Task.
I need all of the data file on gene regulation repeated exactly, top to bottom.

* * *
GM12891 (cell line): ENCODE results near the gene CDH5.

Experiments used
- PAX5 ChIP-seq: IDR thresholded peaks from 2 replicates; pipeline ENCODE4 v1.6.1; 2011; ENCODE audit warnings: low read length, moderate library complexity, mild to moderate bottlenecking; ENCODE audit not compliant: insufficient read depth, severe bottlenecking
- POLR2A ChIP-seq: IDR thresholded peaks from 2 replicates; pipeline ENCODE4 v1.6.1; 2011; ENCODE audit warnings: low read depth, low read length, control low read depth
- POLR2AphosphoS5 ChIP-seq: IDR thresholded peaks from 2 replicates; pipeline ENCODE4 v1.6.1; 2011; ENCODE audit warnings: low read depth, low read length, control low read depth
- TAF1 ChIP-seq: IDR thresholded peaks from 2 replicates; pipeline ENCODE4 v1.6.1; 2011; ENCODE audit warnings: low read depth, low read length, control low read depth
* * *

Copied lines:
GM12891 (cell line): ENCODE results near the gene CDH5.

Experiments used
- PAX5 ChIP-seq: IDR thresholded peaks from 2 replicates; pipeline ENCODE4 v1.6.1; 2011; ENCODE audit warnings: low read length, moderate library complexity, mild to moderate bottlenecking; ENCODE audit not compliant: insufficient read depth, severe bottlenecking
- POLR2A ChIP-seq: IDR thresholded peaks from 2 replicates; pipeline ENCODE4 v1.6.1; 2011; ENCODE audit warnings: low read depth, low read length, control low read depth
- POLR2AphosphoS5 ChIP-seq: IDR thresholded peaks from 2 replicates; pipeline ENCODE4 v1.6.1; 2011; ENCODE audit warnings: low read depth, low read length, control low read depth
- TAF1 ChIP-seq: IDR thresholded peaks from 2 replicates; pipeline ENCODE4 v1.6.1; 2011; ENCODE audit warnings: low read depth, low read length, control low read depth